Fergie's return to the Great Depression
After 2,062 games, 48 trophies and 37 years, the scope for novelty is almost non-existent. Everything comes coated in context, the extremes of emotion rarely approached. Yet occasionally something so remarkable, so ridiculous, happens that even the doyen of managers has known nothing like it. "It's the worst result in my history, ever," Sir Alex Ferguson said. "Even as a player I don't think I ever lost 6-1. I can't believe the scoreline. It was our worst ever day."
Statistically, it was Manchester United's poorest at home to Manchester City since 1926, defensively their nastiest at Old Trafford in the league since 1930. Not since the Great Depression had they let in six. Now a new sense of despondency has taken hold. Given sleepless nights by City after a 5-1 derby defeat at Maine Road in 1989, Ferguson may return to the ranks of the insomniacs. For that, among other things, he can thank another who cannot get to his bed. Whatever the burns damage to his fixtures and fittings, however, Mario Balotelli has scarred United rather more.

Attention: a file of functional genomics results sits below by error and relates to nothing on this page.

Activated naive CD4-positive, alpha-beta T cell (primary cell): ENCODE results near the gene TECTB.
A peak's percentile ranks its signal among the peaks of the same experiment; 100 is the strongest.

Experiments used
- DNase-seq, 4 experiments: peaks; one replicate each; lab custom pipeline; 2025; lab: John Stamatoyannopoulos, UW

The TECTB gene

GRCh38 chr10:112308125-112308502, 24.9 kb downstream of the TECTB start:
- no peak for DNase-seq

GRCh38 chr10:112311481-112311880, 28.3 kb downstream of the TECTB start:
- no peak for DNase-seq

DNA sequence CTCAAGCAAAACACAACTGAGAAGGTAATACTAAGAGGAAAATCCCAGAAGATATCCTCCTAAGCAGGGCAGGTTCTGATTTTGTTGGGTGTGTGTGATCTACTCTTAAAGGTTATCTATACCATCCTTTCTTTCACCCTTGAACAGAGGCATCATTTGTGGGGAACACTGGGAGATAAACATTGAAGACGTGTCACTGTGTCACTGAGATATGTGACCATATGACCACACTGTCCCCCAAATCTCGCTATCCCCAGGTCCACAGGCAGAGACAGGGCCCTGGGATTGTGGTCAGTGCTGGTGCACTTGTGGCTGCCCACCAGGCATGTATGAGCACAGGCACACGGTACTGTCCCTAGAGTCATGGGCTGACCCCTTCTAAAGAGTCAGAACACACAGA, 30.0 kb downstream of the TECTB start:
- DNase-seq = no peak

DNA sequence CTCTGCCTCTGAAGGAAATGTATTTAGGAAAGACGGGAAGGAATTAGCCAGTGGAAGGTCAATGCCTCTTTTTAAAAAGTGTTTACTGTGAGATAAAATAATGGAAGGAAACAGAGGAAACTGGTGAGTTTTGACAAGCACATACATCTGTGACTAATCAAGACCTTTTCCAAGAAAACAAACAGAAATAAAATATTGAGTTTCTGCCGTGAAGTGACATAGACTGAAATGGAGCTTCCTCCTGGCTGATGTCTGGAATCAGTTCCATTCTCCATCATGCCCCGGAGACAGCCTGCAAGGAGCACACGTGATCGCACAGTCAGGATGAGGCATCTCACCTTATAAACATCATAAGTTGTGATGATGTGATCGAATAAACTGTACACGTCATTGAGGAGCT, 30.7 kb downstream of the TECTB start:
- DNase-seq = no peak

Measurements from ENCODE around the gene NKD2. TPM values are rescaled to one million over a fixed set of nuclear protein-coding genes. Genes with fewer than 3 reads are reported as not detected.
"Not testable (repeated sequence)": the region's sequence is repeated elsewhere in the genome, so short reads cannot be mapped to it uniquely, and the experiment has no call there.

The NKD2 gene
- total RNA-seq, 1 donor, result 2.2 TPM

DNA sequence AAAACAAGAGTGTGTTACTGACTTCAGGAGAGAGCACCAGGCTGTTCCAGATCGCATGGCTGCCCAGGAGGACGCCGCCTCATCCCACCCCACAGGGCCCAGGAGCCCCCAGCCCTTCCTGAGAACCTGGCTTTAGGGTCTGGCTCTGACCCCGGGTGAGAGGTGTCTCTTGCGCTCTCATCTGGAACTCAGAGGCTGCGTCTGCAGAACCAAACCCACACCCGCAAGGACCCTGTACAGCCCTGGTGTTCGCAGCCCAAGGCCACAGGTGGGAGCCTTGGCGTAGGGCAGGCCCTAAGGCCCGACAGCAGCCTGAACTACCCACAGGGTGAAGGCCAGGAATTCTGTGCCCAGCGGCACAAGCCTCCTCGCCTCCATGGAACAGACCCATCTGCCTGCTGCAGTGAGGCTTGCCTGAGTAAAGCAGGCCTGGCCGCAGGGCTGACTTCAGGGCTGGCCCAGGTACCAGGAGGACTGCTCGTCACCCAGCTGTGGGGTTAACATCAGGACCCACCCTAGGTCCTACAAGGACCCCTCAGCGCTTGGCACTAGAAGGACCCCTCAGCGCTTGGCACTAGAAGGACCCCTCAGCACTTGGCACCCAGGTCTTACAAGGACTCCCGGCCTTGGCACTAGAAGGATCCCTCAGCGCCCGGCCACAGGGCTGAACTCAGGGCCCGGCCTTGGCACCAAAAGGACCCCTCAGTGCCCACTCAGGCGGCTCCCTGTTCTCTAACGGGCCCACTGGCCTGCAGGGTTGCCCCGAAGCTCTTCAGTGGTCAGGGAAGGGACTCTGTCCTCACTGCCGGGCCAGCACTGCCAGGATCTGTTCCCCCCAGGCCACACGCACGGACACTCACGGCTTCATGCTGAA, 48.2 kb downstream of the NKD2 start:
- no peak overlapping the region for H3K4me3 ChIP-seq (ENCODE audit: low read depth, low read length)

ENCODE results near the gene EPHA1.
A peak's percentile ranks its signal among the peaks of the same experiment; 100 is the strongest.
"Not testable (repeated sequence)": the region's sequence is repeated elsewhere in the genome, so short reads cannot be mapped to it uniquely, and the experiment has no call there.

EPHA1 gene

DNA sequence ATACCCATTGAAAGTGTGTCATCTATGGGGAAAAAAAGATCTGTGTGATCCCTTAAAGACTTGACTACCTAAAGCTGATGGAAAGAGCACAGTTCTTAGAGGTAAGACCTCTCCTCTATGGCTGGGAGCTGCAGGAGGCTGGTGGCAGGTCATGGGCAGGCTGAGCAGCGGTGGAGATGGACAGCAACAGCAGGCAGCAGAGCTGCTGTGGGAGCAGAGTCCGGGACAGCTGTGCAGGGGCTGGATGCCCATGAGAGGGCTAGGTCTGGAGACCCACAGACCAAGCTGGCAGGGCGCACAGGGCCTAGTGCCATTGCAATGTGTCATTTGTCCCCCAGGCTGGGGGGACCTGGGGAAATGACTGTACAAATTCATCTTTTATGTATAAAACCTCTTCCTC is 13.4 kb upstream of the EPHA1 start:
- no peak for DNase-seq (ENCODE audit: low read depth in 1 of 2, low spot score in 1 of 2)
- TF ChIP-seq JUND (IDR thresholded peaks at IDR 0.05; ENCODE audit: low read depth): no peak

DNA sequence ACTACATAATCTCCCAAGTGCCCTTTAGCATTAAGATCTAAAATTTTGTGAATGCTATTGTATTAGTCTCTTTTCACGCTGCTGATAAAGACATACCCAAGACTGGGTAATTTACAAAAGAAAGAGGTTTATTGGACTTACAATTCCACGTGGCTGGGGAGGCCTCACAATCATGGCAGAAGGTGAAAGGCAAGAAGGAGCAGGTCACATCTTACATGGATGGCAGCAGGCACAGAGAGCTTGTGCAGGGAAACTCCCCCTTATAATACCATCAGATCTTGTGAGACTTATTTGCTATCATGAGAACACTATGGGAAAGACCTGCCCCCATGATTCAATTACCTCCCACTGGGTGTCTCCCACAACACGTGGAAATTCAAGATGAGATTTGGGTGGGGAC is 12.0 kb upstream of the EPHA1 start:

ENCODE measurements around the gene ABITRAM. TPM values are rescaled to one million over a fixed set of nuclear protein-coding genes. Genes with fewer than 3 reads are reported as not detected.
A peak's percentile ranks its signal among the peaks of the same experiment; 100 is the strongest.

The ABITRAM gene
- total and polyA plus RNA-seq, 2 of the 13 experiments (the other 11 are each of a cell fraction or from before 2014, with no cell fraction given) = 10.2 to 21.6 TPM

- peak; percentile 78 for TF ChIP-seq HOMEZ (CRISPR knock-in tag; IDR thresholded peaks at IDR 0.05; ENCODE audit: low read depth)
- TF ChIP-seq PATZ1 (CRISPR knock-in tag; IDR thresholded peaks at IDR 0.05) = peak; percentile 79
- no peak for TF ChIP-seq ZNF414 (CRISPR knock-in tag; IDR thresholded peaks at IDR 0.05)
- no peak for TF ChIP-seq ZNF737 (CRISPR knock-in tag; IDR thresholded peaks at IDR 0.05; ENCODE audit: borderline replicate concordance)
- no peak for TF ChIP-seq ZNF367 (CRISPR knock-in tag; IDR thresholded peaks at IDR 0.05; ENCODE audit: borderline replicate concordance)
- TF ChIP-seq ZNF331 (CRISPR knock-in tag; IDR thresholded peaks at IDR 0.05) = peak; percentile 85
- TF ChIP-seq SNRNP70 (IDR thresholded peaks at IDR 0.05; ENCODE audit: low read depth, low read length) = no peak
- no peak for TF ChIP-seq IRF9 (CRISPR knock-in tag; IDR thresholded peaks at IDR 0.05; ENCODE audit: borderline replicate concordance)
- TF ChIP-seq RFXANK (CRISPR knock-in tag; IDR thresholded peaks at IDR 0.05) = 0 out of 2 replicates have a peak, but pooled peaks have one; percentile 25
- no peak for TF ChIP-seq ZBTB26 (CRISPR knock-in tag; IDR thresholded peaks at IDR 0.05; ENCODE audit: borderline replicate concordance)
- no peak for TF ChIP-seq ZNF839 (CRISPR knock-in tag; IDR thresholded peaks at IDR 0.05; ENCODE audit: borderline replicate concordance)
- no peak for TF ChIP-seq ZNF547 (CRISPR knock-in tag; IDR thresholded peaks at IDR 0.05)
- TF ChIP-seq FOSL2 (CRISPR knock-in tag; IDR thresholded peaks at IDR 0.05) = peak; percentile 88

Footballers are often accused of being out of touch and few appear as distant from normality as Balotelli but, for once, he managed to express the thoughts of thousands. "Why always me?" read the T-shirt he unveiled to accompany a typically stony-faced celebration to the first of his double. Why indeed?
The answer to Balotelli's question could require a book, not to mention an in-depth psychological profile. A shorter response entails mention of the Italian's blend of huge talent and questionable temperament. But as City recorded a result with potentially colossal consequences, it was always Balotelli. Scorer of the first and second goals, the man responsible for Jonny Evans' dismissal and the scourge of United. With six goals in five games he is, much like his bathroom in the early hours of Saturday morning, on fire. With six goals in 90 memorable minutes, City set Old Trafford ablaze as United self-combusted.
"I love him like a guy," Roberto Mancini said, discussing Balotelli more in terms of budding bromance than disciplinarian manager and errant charge. His latest escapades met with a grin. "He is Mario. He is crazy. I know he sleeps in a hotel now, but I don't know what has happened," Mancini added. "If we want to talk about Mario as a football player, I think we can put him in the first five players in the world."